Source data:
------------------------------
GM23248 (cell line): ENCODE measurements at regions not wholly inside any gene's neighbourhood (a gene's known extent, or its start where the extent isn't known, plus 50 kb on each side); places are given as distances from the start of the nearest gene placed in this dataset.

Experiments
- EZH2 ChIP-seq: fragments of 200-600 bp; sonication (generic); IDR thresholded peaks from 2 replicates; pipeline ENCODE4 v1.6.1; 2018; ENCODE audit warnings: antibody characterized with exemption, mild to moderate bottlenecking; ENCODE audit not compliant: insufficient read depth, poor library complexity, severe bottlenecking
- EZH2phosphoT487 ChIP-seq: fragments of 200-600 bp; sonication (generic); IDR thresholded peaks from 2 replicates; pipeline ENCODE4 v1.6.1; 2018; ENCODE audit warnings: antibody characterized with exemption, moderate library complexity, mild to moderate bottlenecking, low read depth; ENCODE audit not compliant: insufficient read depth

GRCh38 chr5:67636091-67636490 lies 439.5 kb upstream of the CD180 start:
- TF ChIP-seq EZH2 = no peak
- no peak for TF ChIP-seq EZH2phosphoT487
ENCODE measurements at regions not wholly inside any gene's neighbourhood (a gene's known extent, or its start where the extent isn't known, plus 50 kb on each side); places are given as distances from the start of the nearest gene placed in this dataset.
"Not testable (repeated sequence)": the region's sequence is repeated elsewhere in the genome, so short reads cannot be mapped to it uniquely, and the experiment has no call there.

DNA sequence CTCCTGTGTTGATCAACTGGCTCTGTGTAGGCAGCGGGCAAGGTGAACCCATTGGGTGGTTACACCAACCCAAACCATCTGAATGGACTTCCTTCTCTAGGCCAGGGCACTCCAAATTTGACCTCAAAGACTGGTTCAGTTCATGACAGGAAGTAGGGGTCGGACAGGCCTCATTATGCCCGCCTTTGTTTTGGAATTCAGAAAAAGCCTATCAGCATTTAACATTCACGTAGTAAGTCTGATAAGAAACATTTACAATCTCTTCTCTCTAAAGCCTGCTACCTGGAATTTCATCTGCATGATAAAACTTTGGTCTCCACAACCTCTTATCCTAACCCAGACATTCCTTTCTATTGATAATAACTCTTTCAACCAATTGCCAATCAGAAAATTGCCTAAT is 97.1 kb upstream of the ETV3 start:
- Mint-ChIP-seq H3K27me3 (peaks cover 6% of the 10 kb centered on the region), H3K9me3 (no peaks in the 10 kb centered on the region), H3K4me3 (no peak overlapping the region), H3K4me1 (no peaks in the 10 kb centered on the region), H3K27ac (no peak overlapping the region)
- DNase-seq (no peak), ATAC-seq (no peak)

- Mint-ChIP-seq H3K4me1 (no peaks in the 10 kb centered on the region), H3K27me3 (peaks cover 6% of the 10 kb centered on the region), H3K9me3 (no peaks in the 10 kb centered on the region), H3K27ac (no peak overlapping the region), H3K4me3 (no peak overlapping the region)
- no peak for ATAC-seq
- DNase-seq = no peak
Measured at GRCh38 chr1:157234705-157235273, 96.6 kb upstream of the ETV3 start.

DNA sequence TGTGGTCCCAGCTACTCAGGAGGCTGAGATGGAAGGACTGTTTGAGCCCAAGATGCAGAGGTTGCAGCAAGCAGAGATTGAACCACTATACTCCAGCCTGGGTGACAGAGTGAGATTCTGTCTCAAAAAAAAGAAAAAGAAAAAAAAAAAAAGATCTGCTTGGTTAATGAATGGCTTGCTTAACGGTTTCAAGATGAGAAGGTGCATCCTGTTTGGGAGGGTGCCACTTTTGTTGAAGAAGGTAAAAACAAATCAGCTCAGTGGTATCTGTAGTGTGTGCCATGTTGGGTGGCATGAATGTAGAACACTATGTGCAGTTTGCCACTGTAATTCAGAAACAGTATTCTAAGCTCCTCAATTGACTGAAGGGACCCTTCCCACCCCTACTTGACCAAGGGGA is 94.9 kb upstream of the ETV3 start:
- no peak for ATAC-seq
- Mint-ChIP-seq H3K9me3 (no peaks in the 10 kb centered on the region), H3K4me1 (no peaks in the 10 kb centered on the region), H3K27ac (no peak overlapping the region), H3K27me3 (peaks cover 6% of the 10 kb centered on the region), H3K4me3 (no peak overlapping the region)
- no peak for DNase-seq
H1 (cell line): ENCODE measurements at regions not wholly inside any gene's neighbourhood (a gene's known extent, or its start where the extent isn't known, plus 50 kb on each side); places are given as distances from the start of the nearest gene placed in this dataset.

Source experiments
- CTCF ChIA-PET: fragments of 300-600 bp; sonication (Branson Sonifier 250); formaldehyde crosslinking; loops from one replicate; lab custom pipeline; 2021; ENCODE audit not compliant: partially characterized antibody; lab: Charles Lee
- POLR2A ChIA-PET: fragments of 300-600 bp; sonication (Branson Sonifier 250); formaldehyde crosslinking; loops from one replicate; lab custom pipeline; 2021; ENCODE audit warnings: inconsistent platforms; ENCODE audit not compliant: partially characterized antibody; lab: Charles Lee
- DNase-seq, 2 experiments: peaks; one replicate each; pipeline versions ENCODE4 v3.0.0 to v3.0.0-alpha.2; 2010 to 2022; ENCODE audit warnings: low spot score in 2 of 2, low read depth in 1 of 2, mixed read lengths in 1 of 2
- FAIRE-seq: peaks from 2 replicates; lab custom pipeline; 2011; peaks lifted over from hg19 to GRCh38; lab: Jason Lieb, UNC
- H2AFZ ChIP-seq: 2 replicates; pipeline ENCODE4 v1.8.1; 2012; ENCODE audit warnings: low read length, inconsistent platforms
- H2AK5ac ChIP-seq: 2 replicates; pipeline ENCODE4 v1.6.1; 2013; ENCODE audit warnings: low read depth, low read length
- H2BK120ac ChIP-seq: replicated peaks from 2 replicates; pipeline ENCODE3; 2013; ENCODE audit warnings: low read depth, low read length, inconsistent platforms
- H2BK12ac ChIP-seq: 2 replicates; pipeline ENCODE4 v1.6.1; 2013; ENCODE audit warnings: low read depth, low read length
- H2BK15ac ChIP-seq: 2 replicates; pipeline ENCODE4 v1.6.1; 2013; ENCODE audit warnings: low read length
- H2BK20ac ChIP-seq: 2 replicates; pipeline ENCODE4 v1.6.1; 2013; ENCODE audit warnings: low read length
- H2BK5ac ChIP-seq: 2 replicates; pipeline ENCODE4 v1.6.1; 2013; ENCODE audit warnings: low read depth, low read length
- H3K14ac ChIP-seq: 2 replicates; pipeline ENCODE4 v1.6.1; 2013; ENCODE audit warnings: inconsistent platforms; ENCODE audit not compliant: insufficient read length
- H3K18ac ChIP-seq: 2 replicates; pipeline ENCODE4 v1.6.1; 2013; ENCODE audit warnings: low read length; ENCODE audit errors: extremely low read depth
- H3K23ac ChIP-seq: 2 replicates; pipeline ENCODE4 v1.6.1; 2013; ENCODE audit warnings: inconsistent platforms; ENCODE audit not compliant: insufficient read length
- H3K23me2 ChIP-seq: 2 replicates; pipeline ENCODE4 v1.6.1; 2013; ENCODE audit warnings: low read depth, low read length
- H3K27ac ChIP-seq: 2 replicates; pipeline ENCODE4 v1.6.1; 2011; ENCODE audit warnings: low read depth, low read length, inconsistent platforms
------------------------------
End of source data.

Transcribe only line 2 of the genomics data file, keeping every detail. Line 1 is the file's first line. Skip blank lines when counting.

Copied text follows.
Experiments